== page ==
Tuesday, June 2, 2015

Monday, April 27, 2015

bound to each other

Inspired by Chiyo-Ni:

a single spider's thread
ties the duckweed
to the shore

© Chiyo-ni

Sunday, April 19, 2015

Under the Waterfall

under the waterfall – 
the hiss of foam
softened by oak


under the waterfall – 
the scent of old oak
borne on the mist


Saturday, April 11, 2015

Each Petal (Tanka)

each petal
the same as its ancestors
–  and yet – not quite –

a tear – a seam – 
and the most delicate – soars –  

Monday, March 23, 2015

Potter's Field



at potter’s field  
the warming earth heaves  
- and the trucks roll on  



How Soft Underfoot

Inspired by the example from Robert Frost:

Out through the fields and the woods
And over the walls I have wended;
I have climbed the hills of view
And looked at the world, and descended;
I have come by the highway home,
And lo, it is ended.

The leaves are all dead on the ground, 
Save those that the oak is keeping
To ravel them one by one
And let them go scraping and creeping
Out over the crusted snow, 
When others are sleeping.

And the dead leaves lie huddled and still,
No longer blown hither and thither;
The last lone aster is gone;
The flowers of the witch hazel wither;
The heart is still aching to seek,
But the feet question ‘Whither?’

Ah, when to the heart of man
Was it ever less than a treason
To go with the drift of things, 
To yield with a grace to reason,
And bow and accept the end
Of a love or a season?


how soft underfoot - 

the leaves of seasons past

in their dreams



Wednesday, March 18, 2015

March Wind

Da Vinci. Woman with Tousled Hair. WikiArt.

March wind - 
following the waves of my hair 

Inspired by Paulo Coelho's "Way of the Bow".  Here is the passage providing our inspiration:

[…] When the archer draws the bow-string, he can see the whole world in his bow. 
When he follows the flight of the arrow, that world grows closer to him, caresses him and gives him a perfect sense of duty fulfilled. 
Each arrow flies differently. You can shoot a thousand arrows and each one will follow a different trajectory: that is the way of the bow. […]

Monday, February 16, 2015

with music (tanka)

with music
he parts the mists in my heart –
i am at peace

the lions of judgment
will have to wait in silence 

Henri Rousseau. The Dream.

Inspired by Henri Rousseau’s “The Dream”. 

Rousseau wrote a poem to accompany his artwork:

Yadwigha in a beautiful dream 
Having fallen gently to sleep 
Heard the sounds of a reed instrument 
Played by a well-intentioned [snake] charmer. 
As the moon reflected 
On the rivers [or flowers], the verdant trees,  
The wild snakes lend an ear 
To the joyous tunes of the instrument.

The name “Yadwigha” reminded me of Jadwiga of Poland. Some research on Wikipedia revealed that the woman in the painting is a Polish mistress from Rousseau’s youth.  And since I was raised in a part of the world where being Polish makes one the butt of many jokes — knowing that this lovely lady is YADWIGHA makes my heart happy in about twenty different ways.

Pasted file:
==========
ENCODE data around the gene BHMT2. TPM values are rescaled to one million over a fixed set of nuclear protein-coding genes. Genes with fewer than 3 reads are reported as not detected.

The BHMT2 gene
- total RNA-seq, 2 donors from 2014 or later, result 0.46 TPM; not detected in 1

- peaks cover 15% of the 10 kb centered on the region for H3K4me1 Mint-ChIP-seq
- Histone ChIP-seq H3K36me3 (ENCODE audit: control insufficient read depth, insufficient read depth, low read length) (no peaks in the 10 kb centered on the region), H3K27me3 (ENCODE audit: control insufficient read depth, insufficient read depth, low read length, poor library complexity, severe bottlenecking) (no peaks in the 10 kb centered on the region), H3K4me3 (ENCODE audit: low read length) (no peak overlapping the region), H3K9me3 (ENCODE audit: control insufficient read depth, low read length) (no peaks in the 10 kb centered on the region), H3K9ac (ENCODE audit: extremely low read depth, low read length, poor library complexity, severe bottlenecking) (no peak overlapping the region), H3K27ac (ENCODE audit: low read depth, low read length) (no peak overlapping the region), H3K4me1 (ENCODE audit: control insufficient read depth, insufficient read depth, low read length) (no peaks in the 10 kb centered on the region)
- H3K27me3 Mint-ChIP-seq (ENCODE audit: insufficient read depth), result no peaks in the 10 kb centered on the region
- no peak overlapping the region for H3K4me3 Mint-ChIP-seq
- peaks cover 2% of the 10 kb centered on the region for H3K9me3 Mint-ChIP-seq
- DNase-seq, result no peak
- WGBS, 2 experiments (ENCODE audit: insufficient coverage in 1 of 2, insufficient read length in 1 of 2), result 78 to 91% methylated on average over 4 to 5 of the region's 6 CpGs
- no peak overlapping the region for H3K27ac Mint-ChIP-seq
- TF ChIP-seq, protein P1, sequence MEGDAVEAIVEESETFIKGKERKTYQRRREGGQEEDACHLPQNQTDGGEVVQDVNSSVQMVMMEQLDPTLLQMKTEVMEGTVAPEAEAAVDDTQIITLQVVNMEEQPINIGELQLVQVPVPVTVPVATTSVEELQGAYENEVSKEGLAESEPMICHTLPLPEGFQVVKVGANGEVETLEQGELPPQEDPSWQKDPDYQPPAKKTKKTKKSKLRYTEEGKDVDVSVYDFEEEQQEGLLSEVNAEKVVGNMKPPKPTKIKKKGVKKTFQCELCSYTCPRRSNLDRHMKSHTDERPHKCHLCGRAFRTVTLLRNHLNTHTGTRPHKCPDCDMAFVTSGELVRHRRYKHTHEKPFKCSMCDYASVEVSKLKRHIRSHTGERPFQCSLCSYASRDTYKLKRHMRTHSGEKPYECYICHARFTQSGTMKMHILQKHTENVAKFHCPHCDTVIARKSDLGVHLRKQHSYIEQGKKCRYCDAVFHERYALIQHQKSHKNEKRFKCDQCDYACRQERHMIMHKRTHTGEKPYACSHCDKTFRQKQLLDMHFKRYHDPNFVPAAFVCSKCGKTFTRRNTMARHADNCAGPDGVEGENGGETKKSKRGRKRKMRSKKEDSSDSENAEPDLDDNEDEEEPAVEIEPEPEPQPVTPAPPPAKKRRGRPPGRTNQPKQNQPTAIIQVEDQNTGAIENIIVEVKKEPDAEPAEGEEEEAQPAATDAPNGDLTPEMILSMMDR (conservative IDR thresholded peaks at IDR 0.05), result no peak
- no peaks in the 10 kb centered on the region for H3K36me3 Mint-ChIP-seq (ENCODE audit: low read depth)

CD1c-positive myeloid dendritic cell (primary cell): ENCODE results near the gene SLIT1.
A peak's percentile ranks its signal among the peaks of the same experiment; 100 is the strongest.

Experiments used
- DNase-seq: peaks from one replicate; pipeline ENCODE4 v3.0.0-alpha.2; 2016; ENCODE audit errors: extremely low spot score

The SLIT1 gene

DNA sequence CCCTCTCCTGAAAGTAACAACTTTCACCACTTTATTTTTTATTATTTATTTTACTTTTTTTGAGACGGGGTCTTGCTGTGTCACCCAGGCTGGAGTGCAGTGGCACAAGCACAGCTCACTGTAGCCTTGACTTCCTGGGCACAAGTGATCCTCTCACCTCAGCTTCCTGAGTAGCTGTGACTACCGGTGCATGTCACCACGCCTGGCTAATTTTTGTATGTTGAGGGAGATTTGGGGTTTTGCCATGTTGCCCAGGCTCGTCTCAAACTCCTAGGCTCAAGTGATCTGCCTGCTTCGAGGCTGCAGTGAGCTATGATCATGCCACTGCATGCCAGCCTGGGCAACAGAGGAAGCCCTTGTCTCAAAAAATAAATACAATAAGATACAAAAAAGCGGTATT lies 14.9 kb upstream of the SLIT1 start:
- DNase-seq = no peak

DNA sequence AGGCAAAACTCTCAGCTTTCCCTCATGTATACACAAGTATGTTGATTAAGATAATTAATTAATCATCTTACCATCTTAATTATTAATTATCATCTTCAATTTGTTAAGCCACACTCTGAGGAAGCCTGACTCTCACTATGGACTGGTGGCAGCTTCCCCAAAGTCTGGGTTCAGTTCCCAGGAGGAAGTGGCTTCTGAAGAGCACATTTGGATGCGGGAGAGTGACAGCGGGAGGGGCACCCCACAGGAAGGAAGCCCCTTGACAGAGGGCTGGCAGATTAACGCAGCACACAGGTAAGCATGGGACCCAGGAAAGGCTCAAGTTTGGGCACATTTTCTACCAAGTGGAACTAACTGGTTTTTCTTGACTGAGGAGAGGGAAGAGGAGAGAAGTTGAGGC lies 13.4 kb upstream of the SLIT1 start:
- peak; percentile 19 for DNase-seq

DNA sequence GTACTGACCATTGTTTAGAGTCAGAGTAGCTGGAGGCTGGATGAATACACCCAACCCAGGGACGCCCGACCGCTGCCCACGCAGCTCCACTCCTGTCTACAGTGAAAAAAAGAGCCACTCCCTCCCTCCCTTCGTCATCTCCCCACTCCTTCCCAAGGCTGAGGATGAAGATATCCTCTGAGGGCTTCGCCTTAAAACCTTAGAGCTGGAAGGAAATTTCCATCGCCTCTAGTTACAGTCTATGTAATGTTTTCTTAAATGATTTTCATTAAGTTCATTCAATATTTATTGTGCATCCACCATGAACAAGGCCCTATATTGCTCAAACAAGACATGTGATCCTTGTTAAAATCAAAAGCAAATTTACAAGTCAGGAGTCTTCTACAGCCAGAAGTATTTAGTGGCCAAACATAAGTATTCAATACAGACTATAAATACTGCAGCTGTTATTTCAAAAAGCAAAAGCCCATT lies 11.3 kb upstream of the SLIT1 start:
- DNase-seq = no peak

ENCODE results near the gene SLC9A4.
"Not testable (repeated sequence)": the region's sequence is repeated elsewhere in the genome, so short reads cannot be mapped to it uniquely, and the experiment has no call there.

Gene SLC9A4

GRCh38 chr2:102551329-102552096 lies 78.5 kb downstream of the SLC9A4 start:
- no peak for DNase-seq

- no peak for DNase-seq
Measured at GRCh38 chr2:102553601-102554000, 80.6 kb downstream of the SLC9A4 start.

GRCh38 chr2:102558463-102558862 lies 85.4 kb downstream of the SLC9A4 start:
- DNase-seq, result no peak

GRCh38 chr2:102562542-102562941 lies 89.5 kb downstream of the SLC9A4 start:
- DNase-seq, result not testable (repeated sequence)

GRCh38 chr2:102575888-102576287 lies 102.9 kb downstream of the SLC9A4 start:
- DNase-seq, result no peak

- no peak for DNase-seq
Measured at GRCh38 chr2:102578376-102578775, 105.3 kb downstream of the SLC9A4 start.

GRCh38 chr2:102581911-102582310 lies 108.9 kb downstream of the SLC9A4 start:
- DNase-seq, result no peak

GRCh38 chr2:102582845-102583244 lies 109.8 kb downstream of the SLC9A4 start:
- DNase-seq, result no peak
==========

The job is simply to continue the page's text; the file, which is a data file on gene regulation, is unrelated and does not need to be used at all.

Saturday, January 31, 2015

in the thicket (haiku)

in the thicket
what do chipmunks dream
while vacationing?


Inspired by Yabu-iri (Servant’s Day or “thicket entering”) - an obscure season marker for spring or late New Year. 

“On or about the sixteenth of the first month, servants and apprentices were allowed to go home for a short visit. This would have meant that the holiday started with the full moon.”
So, in Issa’s haiku:

ending the Servant’s Holiday
on purpose ...
sliver moon

“The final slip of moon means the holiday is over, which tells us it lasted less than two weeks (Lanoue, 1991-2009: moon, 1803).  There also was a second servants’ holiday on the sixteenth of the sixth or seventh month, but yabu-iri in haiku was codified as an early spring kigo (or late New Year kigo).”  (Source)

Apprentices also had a “servant’s holiday”:

apprentice’s holiday:
a good-luck amulet
forgotten in the grass



If I recall correctly, “thicket-entering” is sort of like saying the servants were headed home “in the sticks” or “in the boonies” as we would say here in the U.S.    

Here are a slew of Issa haiku about the servants.


Neat fact of the day:  “chipmunk” comes from the Ojibwe word “ajidamoo” (one who descends trees headlong).  They don’t really hibernate – they enter a state of deep torpor.  I can hardly wait for our friendly neighborhood chipmunk “Boxcar Willie” to return from his “long winter’s nap”!


Thursday, January 29, 2015

aware (haiku)



aware –

she nudges her dream

in a lucky direction 


Inspired by Hatsuyume, the first dream of the year.

"Hatsuyume was extremely important because it would foretell the dreamer’s luck for the upcoming year.  “In Japan, the night of December 31 was often passed without sleeping, thus the hatsuyume was often the dream seen the night of January 1. This explains why January 2 (the day after the night of the "first dream") is known as Hatsuyume in the traditional Japanese calendar.”



Original: Odilon Redon